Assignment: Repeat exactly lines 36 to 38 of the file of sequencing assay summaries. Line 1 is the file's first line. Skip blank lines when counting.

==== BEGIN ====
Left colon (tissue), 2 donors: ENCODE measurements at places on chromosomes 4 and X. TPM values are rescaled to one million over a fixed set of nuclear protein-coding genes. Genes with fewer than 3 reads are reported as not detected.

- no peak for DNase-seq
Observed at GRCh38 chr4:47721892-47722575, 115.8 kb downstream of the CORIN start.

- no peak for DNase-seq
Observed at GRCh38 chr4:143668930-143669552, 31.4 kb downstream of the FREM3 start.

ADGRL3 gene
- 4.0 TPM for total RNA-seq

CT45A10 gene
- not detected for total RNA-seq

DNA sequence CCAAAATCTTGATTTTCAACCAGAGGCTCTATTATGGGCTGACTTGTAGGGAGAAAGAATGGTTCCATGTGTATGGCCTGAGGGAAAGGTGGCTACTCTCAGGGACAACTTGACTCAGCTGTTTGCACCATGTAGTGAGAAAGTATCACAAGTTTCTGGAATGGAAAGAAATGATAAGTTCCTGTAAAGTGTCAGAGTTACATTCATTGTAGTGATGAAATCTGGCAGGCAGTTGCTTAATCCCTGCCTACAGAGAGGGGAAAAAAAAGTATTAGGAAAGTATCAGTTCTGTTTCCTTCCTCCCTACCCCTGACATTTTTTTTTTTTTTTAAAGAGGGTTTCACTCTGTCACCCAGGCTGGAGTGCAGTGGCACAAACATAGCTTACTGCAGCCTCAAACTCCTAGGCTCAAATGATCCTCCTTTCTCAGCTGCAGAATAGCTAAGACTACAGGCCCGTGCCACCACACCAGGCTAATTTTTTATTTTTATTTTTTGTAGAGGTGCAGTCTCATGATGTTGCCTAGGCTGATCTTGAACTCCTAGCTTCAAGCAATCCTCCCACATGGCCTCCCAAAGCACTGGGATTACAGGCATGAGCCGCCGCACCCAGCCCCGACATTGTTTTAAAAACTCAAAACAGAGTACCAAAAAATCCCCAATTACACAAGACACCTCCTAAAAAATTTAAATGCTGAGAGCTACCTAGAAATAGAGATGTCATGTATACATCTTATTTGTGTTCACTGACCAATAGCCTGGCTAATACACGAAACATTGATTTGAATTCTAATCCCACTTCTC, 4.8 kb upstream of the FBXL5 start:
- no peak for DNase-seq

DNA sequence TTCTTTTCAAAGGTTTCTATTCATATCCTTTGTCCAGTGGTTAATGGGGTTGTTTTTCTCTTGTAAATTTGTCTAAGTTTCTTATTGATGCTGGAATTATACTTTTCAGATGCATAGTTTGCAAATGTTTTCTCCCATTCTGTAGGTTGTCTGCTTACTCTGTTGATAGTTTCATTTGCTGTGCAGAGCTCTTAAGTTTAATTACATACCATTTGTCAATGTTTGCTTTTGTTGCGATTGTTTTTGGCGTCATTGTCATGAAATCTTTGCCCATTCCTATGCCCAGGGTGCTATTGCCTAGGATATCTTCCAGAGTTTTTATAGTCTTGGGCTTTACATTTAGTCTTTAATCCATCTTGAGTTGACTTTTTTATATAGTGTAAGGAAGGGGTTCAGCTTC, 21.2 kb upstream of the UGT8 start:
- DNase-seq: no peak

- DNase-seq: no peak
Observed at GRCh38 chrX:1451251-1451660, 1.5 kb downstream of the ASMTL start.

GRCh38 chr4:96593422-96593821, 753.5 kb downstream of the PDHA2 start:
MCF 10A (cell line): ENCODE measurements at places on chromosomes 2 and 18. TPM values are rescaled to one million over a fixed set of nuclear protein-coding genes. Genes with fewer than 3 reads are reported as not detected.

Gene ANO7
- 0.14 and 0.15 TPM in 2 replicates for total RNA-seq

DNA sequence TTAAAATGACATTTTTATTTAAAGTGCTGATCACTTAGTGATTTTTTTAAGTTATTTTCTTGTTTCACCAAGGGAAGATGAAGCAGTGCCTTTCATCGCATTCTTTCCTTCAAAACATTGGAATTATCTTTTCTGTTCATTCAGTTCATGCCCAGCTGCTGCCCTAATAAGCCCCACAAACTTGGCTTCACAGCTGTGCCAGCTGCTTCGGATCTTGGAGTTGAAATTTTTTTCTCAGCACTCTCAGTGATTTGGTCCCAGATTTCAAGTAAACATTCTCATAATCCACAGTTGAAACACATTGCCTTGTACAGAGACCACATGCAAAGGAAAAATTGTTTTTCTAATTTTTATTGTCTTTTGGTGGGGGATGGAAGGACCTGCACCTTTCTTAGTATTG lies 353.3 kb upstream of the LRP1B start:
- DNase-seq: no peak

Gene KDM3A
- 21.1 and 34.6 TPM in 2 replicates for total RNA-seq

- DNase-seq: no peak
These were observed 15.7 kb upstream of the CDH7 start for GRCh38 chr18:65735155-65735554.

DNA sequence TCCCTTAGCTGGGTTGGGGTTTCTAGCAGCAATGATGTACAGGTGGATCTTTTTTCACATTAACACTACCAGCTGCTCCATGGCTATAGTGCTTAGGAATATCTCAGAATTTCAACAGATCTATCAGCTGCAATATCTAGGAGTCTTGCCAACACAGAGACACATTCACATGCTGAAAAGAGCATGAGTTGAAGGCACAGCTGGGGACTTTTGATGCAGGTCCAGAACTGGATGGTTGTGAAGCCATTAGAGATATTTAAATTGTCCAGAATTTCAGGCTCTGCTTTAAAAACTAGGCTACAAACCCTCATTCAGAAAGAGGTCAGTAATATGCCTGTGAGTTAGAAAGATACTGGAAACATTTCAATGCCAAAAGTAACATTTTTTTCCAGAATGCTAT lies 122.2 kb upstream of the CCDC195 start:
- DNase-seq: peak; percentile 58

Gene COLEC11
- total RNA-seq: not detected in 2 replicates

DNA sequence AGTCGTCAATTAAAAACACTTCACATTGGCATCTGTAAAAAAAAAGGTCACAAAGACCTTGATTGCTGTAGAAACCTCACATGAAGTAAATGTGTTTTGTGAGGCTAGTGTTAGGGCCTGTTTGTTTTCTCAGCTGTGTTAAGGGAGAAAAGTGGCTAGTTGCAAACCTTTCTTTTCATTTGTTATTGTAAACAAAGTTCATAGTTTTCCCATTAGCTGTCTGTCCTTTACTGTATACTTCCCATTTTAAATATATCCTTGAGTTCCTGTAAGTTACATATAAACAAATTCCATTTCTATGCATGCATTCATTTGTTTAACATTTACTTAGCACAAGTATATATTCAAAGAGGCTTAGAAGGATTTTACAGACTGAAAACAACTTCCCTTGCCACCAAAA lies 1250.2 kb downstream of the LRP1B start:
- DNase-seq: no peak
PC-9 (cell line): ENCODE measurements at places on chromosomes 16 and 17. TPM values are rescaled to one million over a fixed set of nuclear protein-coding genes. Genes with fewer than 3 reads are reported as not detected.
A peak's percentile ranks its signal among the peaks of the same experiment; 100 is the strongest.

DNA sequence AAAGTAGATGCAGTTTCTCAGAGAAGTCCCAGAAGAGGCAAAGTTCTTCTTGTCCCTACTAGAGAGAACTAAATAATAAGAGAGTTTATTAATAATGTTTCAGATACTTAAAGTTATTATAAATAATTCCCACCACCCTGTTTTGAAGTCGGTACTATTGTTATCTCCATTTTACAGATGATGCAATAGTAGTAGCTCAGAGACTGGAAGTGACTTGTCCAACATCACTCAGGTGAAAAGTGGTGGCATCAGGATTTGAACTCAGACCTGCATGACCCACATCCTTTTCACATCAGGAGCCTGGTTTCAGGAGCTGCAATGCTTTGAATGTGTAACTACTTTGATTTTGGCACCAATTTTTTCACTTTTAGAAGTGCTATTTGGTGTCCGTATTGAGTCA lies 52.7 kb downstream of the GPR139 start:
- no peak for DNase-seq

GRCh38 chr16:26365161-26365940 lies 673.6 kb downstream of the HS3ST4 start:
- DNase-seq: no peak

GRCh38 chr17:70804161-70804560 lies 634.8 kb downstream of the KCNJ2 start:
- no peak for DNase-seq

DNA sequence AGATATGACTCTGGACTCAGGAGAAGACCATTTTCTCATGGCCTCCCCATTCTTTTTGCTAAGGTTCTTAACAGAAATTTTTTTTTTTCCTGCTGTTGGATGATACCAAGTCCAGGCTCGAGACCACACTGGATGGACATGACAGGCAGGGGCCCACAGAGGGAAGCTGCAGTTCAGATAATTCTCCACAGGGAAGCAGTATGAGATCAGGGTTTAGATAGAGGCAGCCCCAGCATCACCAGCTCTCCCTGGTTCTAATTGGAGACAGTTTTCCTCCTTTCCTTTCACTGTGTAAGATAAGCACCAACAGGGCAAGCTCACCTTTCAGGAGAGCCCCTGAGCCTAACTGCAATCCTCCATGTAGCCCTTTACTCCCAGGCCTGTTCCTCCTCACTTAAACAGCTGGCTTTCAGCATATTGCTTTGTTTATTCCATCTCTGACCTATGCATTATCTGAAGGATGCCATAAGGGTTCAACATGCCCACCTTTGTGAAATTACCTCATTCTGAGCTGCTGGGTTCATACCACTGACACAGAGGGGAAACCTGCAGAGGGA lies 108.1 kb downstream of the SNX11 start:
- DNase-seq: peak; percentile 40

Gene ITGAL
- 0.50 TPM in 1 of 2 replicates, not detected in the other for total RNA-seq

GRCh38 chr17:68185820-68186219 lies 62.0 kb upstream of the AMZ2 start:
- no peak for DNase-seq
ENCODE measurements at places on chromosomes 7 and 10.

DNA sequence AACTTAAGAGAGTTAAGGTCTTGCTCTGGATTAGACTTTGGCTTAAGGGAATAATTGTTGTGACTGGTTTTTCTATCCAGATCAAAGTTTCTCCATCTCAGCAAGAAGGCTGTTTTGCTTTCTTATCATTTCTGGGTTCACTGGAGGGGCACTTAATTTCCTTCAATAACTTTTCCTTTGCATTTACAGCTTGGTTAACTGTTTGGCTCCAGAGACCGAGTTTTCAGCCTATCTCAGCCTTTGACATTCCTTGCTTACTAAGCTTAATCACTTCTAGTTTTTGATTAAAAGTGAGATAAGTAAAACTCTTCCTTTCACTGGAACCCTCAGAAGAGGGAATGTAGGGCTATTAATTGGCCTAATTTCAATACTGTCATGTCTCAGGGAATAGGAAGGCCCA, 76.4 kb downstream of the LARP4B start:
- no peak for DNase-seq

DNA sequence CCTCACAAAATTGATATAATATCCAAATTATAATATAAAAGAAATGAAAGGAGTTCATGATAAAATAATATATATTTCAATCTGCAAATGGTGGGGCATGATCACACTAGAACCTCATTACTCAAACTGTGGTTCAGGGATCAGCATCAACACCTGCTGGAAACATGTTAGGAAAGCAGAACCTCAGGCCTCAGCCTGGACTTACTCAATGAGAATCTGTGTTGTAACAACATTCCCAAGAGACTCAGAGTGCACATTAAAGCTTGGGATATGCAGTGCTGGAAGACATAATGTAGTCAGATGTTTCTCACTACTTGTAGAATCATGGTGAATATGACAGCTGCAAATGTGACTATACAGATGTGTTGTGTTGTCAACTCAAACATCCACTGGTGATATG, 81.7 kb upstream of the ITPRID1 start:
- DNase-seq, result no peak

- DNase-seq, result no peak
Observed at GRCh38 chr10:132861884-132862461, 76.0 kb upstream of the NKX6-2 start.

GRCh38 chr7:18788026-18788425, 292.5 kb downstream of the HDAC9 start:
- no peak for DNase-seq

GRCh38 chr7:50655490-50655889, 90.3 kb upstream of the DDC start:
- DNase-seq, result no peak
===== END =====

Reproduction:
GRCh38 chr16:26365161-26365940 lies 673.6 kb downstream of the HS3ST4 start:
- DNase-seq: no peak

GRCh38 chr17:70804161-70804560 lies 634.8 kb downstream of the KCNJ2 start: